Eta peace declaration not enough, say victims
Armed Basque separatist group Eta has declared an end to more than 40 years of armed conflict on Thursday promising an end to Western Europe’s last major armed separatist campaign. But the group did not give in to demands by the Spanish government and opposition for a total dissolution of the organization or make a mention of an eventual disarmament.
Three Eta militants dressed in black shirts with white hoods over their faces and black berets made the declaration ending the deadly campaign, which has seen the deaths of 829 people over the last four decades, in a video posted online.
Prime Minister Jose Luis Rodriguez Zapatero, in his last weeks of power before general elections on 20 November, said Eta’s decision was a victory for democracy.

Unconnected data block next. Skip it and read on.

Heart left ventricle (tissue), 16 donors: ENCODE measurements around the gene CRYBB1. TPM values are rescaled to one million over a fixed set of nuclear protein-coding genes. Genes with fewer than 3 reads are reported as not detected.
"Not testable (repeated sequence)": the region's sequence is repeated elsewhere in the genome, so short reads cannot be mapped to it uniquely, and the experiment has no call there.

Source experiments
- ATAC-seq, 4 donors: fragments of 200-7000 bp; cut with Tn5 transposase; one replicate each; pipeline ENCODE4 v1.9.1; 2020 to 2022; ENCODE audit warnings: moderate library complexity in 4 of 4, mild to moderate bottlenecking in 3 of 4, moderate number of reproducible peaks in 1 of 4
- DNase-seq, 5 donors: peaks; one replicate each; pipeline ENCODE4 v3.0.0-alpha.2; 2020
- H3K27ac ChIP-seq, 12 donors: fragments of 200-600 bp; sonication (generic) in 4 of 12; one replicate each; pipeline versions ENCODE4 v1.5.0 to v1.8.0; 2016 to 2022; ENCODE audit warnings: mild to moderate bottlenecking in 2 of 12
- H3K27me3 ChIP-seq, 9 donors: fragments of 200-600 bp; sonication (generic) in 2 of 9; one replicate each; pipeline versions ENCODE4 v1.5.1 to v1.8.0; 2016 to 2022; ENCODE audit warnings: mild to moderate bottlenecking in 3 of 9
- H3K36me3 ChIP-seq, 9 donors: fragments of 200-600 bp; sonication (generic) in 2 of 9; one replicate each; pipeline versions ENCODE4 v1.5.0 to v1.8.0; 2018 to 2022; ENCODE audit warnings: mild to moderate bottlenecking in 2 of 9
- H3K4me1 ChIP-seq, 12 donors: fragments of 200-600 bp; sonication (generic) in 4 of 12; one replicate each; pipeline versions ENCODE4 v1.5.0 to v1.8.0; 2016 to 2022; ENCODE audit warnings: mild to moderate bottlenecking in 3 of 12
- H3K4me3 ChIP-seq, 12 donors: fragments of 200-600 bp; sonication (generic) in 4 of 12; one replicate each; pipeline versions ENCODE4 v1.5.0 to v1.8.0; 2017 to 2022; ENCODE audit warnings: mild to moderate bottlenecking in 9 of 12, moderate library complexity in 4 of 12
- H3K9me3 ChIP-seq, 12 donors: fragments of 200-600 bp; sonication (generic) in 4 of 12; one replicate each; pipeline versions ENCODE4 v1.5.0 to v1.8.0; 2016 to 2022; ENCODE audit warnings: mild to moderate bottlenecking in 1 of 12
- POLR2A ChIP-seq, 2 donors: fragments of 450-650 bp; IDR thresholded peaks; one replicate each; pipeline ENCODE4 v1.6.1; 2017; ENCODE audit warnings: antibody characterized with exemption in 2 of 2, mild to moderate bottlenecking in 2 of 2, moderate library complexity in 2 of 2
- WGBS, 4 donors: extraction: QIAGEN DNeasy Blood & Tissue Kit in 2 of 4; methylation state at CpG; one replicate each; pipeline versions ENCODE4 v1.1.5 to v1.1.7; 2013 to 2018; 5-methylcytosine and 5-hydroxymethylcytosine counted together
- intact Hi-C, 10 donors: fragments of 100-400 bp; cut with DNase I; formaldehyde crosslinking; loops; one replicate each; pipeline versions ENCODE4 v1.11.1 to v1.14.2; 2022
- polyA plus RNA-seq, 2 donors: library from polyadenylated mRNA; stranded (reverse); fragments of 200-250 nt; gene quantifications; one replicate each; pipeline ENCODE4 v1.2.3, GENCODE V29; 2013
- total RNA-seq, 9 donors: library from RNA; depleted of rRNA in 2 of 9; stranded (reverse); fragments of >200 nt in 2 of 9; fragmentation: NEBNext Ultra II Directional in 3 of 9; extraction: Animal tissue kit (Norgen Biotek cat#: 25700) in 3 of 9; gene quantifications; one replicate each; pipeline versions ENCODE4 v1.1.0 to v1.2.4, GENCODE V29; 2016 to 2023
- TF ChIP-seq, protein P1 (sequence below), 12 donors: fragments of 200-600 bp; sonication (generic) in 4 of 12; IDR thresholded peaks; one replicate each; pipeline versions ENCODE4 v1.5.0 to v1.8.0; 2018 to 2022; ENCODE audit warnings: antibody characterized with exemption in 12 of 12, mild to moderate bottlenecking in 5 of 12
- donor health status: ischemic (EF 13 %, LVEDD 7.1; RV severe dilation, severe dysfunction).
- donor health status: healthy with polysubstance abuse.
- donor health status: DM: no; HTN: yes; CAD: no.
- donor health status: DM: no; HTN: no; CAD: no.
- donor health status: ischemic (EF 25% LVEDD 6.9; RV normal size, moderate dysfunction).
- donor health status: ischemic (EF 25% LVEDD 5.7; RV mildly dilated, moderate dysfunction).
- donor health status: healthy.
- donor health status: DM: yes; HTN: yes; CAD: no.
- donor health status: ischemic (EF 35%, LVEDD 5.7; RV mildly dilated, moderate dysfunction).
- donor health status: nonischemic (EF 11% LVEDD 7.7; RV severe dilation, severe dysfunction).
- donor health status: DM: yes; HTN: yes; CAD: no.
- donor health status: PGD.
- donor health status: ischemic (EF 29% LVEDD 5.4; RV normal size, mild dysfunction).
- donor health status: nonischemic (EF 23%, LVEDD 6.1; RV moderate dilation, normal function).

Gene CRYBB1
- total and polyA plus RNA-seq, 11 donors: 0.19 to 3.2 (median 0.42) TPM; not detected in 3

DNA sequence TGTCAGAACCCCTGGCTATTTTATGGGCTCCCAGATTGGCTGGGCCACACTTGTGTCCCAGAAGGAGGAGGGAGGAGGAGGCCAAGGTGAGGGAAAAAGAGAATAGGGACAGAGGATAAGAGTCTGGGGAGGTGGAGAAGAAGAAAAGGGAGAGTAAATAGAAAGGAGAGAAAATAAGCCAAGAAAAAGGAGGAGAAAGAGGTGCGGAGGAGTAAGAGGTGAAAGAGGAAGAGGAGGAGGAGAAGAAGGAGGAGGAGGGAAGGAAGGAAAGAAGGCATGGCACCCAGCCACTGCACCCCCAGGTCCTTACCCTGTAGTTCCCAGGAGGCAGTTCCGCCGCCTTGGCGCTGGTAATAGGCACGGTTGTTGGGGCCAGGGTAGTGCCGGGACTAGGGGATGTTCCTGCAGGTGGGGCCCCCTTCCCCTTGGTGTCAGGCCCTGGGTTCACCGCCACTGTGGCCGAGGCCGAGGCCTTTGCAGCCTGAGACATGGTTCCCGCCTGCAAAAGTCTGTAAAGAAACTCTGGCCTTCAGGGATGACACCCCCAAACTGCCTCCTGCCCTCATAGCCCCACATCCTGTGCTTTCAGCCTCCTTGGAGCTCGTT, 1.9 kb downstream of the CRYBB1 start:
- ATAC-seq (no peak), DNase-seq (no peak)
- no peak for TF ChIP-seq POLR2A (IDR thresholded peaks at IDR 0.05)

Mariano Rajoy,t he leader of the opposition Popular Party and the man widely tipped to replace Zapatero said the declaration was an important step, but called for Eta’s total dissolution.
Groups representing victims of the organization said the declaration did no go far enough saying Eta did not admit defeat so the statement was worthless.
Angeles Pedraza, president of the Association of the Victims of Terrorism, said she was pleased there was an end to violence but more needs to be done.
“ They have to give up their arms…they have to ask their victims for forgiveness for the damage they have caused and, of course, they have to turn themselves over to justice,” she told Spanish radio.
The trigger for Eta’s announcement was a ‘peace conference’ in San Sebastian, northern Spain, which included peace negotiators such as Irish nationalist Sinn Fein party president Gerry Adams.